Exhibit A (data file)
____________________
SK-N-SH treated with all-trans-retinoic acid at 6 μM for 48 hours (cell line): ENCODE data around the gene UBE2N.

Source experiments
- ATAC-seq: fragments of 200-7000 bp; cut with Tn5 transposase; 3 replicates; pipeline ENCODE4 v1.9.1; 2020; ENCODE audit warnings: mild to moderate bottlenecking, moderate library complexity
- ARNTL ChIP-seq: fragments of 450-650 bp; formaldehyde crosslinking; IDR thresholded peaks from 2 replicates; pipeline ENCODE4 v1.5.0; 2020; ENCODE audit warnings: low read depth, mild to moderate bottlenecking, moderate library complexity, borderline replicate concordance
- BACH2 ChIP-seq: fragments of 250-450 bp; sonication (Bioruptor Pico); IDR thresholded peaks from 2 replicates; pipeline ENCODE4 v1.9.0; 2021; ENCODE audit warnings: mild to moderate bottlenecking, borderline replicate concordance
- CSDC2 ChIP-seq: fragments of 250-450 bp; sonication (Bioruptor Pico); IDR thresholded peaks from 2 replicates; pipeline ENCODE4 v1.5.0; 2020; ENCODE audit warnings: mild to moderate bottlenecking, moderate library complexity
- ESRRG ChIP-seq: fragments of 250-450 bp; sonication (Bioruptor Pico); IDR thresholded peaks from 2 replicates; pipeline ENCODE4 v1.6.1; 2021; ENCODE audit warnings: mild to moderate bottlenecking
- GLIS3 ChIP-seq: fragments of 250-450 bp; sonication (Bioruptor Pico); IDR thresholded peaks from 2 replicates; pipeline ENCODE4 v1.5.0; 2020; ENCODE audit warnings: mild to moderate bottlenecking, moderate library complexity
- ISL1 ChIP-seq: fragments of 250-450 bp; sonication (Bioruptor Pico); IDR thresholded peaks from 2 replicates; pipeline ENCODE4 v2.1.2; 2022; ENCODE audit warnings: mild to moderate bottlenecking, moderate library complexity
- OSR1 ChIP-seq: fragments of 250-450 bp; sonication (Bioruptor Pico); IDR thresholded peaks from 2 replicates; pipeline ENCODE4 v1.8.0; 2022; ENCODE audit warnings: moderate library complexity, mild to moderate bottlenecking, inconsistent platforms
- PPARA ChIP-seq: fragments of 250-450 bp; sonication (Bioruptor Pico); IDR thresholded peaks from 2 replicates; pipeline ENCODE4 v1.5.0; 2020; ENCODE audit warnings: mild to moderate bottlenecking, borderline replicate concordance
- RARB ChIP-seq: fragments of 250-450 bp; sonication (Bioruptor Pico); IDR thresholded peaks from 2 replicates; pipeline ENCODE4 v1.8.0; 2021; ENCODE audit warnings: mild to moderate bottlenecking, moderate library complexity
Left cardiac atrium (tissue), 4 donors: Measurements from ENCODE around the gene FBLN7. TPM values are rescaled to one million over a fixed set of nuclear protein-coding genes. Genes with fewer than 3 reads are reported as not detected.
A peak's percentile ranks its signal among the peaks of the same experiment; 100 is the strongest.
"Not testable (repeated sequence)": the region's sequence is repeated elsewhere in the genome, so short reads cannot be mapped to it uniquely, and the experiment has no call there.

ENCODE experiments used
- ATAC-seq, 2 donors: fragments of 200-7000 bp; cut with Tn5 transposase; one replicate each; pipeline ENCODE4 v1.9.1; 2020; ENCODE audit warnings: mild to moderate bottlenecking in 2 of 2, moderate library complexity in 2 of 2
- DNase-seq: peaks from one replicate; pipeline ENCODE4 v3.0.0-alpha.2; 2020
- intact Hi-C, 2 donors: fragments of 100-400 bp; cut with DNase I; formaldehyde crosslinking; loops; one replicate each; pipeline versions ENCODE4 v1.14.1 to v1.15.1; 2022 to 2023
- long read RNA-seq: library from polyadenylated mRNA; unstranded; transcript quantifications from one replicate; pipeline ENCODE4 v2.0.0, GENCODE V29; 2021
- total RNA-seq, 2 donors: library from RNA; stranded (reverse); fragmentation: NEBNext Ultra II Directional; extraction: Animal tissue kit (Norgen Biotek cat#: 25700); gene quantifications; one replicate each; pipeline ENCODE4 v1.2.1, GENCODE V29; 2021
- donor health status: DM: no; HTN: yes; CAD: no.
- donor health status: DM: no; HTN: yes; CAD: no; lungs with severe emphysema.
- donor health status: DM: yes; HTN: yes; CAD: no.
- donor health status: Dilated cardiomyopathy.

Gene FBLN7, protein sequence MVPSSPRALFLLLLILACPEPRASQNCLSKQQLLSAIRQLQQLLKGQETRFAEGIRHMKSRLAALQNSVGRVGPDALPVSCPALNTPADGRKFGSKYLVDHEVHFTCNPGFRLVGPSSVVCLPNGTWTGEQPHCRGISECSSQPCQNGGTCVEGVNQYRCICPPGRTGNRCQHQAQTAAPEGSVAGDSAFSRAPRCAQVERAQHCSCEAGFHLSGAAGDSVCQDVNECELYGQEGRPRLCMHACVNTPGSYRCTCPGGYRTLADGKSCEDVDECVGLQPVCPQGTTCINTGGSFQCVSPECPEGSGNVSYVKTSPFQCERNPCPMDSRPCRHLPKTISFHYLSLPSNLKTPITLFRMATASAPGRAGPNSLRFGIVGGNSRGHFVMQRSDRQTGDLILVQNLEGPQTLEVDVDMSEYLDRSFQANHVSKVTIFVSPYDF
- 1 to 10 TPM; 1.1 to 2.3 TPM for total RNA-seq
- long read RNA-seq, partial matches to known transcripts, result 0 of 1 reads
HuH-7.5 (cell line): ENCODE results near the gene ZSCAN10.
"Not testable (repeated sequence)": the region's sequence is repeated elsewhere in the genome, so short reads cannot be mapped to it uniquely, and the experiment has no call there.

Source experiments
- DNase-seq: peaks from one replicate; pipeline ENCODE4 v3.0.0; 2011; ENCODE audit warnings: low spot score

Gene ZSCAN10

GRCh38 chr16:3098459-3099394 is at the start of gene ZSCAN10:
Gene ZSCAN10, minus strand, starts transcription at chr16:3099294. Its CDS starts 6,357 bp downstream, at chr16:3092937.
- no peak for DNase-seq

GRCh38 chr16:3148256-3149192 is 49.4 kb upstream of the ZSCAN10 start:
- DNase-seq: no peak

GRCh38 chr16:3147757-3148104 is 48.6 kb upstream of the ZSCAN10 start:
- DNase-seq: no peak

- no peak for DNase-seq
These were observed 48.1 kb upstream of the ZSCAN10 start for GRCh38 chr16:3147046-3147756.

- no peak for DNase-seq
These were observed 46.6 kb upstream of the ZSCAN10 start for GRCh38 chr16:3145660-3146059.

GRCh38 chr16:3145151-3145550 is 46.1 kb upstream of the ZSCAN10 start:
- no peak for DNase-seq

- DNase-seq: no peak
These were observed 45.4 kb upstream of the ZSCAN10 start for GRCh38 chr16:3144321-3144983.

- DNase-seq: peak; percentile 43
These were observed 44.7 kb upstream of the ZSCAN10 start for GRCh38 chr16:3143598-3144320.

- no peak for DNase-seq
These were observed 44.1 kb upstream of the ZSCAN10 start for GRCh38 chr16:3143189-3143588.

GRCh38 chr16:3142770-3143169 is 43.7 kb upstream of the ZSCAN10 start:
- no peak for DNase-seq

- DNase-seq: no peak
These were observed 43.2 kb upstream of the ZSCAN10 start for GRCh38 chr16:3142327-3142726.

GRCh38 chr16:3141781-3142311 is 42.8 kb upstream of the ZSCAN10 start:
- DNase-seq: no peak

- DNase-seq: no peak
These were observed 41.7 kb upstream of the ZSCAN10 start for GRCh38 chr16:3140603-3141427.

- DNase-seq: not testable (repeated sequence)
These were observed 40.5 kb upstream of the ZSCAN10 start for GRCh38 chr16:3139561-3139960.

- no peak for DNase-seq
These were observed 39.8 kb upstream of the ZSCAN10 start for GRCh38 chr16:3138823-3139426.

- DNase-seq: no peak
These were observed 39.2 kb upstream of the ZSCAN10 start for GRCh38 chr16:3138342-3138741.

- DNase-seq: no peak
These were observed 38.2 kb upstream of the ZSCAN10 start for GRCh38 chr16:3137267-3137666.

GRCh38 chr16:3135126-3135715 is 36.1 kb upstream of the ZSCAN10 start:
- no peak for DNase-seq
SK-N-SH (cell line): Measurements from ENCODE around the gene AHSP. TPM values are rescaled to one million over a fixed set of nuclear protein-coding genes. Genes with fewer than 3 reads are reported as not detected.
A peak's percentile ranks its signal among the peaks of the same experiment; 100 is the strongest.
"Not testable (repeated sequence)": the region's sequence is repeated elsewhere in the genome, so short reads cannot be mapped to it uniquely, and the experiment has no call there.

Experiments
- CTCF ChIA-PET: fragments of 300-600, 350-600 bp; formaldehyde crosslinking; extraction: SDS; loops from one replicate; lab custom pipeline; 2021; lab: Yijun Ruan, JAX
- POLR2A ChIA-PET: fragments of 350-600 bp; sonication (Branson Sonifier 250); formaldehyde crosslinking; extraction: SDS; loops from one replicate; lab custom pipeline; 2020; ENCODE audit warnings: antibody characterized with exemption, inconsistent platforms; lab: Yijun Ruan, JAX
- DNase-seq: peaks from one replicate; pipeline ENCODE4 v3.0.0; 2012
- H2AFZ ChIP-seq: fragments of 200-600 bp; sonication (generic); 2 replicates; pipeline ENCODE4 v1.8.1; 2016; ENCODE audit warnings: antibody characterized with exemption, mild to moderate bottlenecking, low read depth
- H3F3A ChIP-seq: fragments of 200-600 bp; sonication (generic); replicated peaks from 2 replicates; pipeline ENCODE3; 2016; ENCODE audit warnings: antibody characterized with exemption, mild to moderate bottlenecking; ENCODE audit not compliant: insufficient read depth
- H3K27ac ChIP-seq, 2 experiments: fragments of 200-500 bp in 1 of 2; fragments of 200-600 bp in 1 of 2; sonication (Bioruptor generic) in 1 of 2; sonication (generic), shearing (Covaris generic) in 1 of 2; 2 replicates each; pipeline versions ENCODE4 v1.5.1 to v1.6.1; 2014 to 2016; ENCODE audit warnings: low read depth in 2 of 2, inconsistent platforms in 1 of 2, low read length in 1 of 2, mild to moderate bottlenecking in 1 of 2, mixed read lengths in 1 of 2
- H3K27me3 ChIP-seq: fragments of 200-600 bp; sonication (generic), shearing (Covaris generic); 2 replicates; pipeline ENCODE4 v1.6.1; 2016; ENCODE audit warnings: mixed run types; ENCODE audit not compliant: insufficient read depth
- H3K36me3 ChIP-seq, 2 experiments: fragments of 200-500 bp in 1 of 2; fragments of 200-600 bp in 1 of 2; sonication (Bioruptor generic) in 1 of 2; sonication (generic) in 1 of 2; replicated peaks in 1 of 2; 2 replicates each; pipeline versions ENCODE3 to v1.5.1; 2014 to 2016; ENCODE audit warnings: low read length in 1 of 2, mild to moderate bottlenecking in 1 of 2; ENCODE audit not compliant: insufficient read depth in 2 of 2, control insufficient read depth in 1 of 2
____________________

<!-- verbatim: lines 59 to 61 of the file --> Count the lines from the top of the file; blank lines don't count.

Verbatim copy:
- DNase-seq: no peak
These were observed 41.7 kb upstream of the ZSCAN10 start for GRCh38 chr16:3140603-3141427.

- DNase-seq: not testable (repeated sequence)